Do Changes in Hospital Outpatient Payments Affect the Setting of Care?

Authors


Address correspondence to Jennifer M. Mellor, Ph.D., Department of Economics, College of William and Mary, P.O. Box 8795, Williamsburg, VA 23187-8795; e-mail: jmmell@wm.edu.

Abstract

Objective

To examine whether decreases in Medicare outpatient payment rates under the Outpatient Prospective Payment System (OPPS) caused outpatient care to shift toward the inpatient setting.

Data Sources/Study Setting

Hospital inpatient and outpatient discharge files from the Florida Agency for Health Care Administration from 1997 through 2008.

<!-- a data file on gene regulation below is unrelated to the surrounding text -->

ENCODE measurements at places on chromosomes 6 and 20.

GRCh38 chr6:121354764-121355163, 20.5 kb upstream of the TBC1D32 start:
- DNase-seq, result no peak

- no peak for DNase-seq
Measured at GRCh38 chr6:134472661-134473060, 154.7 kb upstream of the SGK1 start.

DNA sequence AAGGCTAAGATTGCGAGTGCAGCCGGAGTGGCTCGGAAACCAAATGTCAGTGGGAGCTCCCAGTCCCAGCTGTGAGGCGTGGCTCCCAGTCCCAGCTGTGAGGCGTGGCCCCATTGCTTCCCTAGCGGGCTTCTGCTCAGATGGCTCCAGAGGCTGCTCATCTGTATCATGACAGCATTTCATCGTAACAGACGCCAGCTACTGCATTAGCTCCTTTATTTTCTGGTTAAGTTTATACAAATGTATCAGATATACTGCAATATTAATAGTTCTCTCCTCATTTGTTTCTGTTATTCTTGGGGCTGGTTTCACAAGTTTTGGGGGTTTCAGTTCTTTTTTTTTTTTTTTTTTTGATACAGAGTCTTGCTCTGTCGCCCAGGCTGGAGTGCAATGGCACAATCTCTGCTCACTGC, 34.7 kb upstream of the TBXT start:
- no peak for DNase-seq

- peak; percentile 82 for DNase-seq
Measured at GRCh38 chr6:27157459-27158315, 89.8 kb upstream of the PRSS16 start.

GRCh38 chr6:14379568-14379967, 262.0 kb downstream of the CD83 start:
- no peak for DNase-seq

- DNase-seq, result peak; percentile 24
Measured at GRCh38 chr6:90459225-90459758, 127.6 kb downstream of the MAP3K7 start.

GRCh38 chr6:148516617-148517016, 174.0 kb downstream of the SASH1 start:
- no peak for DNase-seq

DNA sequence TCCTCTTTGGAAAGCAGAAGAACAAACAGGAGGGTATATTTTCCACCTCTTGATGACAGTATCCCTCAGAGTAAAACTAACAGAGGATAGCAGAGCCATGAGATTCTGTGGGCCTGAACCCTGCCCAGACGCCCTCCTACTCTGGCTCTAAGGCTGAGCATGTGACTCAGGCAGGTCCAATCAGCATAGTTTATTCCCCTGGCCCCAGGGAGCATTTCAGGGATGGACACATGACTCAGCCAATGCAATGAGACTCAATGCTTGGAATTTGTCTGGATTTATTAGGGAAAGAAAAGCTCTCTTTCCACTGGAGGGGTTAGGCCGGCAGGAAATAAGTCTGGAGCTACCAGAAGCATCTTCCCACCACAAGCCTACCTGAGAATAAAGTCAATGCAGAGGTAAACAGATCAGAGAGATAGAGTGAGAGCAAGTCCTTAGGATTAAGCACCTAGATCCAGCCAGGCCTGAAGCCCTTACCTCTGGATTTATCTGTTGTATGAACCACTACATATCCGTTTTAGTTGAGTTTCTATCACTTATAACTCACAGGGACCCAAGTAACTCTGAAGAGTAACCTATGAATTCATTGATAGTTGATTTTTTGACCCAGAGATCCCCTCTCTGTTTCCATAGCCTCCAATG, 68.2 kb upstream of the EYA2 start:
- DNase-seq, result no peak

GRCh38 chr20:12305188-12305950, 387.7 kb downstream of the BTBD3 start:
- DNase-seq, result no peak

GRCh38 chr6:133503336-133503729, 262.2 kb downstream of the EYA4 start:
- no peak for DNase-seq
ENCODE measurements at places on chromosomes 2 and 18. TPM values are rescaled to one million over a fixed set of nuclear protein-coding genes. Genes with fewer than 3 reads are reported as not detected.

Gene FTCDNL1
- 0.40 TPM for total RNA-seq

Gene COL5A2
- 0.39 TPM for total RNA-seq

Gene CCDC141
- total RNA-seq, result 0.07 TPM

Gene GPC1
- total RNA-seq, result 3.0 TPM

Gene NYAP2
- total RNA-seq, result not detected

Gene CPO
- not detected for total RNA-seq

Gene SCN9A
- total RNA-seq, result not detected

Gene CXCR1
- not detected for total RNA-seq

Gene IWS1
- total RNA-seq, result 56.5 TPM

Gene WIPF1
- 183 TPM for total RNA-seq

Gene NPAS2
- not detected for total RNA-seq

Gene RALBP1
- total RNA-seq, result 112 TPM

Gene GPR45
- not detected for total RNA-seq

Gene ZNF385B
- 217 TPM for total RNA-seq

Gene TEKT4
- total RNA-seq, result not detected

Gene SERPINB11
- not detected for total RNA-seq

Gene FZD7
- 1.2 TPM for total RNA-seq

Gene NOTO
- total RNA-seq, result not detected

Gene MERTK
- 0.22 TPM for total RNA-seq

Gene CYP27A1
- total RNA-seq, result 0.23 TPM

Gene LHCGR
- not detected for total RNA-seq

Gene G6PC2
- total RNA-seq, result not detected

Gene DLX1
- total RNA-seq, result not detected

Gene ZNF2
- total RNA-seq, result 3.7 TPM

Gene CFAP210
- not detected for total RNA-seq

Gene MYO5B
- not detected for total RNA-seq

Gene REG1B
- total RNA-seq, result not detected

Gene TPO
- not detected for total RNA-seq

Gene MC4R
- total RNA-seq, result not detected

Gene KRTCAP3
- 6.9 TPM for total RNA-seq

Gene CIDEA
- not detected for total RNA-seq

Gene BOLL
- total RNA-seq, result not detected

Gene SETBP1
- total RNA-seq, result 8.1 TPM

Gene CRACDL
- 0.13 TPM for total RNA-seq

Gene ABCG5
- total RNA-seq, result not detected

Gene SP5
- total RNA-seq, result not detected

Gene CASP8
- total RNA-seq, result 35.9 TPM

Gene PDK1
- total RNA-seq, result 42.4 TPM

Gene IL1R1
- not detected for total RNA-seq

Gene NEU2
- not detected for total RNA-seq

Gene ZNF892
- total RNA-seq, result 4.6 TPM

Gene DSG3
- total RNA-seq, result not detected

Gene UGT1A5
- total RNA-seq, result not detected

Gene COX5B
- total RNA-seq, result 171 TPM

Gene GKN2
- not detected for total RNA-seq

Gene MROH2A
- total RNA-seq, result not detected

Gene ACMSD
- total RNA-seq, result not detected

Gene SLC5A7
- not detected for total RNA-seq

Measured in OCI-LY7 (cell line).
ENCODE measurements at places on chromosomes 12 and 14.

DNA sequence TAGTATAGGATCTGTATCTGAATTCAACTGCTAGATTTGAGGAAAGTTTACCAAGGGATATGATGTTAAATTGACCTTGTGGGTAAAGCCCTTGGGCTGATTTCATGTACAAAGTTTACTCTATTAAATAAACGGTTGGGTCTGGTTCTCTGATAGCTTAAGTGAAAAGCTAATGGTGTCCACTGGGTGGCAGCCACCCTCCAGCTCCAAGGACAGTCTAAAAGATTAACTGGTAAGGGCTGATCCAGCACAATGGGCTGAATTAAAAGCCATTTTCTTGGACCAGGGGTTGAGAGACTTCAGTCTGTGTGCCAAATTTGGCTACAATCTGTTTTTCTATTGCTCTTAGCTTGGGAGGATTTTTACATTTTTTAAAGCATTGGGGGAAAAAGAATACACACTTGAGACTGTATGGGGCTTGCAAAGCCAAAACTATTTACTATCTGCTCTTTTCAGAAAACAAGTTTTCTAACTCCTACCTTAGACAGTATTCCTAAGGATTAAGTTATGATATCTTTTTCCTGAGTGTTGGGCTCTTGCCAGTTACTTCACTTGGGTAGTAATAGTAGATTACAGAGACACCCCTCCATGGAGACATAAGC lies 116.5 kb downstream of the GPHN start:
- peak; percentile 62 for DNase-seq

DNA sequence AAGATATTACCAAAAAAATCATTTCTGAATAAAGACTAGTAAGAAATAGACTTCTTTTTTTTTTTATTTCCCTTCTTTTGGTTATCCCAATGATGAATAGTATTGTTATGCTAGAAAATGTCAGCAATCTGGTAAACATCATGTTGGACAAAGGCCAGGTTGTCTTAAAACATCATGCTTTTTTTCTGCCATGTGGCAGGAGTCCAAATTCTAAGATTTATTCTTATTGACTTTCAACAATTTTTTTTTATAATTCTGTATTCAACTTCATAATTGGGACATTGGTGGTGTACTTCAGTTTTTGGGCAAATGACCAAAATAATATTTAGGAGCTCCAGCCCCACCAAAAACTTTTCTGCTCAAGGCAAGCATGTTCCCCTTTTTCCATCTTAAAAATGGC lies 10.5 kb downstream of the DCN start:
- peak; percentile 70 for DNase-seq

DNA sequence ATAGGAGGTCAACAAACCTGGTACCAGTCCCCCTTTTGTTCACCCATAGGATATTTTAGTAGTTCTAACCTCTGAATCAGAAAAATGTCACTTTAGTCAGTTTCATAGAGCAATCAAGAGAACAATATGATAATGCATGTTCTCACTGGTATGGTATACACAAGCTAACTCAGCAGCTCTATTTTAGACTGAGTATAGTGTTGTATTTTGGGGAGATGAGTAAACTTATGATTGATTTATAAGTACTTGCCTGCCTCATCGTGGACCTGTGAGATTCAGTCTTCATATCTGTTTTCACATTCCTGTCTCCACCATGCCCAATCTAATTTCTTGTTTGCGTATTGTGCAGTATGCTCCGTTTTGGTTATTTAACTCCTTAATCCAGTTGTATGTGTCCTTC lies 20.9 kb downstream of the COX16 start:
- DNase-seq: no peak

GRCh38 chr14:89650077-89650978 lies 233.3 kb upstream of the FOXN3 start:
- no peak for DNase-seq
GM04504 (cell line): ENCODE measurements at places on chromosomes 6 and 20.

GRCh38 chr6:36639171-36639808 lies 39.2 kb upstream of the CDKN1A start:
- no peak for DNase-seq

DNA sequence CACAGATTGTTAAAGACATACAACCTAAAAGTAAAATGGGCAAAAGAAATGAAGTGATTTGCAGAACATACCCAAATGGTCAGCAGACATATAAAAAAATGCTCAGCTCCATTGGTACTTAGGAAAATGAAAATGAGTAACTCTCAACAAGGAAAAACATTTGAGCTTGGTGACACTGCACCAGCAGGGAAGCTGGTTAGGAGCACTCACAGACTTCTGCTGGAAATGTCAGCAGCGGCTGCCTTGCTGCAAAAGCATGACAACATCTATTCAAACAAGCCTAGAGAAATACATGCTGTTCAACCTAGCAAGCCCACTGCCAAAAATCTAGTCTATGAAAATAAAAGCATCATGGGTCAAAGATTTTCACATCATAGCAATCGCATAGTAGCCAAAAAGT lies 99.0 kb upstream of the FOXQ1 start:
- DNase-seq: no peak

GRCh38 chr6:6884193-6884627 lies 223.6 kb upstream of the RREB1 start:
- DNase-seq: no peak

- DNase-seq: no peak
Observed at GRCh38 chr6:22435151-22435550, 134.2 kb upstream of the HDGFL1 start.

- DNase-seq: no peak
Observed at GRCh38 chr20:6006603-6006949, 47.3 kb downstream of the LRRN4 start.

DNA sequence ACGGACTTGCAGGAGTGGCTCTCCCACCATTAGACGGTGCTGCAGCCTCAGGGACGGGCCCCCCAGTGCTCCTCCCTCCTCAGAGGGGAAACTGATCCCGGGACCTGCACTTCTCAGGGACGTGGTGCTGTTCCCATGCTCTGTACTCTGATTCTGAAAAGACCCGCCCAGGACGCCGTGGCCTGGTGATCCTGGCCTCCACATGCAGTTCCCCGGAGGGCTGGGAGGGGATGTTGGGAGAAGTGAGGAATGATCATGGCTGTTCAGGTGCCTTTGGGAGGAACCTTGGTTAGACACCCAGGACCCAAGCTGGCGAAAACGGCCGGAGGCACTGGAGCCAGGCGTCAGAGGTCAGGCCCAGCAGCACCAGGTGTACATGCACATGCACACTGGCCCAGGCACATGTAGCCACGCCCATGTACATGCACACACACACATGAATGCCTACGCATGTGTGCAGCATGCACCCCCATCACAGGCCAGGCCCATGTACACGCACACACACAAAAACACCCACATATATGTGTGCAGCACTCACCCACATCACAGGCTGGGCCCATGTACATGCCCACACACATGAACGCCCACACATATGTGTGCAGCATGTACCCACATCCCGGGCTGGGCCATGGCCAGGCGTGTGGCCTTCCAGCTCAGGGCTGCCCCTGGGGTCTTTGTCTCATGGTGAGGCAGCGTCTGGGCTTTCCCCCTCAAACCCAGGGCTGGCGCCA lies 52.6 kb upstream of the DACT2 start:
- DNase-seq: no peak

Study Design

This study focuses on inguinal hernia repair surgery, one of the most commonly performed surgical procedures in the United States. We estimate multivariate regressions of inguinal hernia surgery counts in the outpatient setting and in the inpatient setting. The key explanatory variable is the time-varying Medicare payment rate specific to the procedure and hospital. Control variables include time-varying hospital and county characteristics and hospital and year-fixed effects.

Principal Findings

Outpatient hernia surgeries fell in response to OPPS-induced rate cuts. The volume of inpatient hernia repair surgeries did not increase in response to reductions in the outpatient reimbursement rate.

Conclusions

Potential substitution from the outpatient setting to the inpatient setting does not pose a serious threat to Medicare's efforts to contain hospital outpatient costs.

Ancillary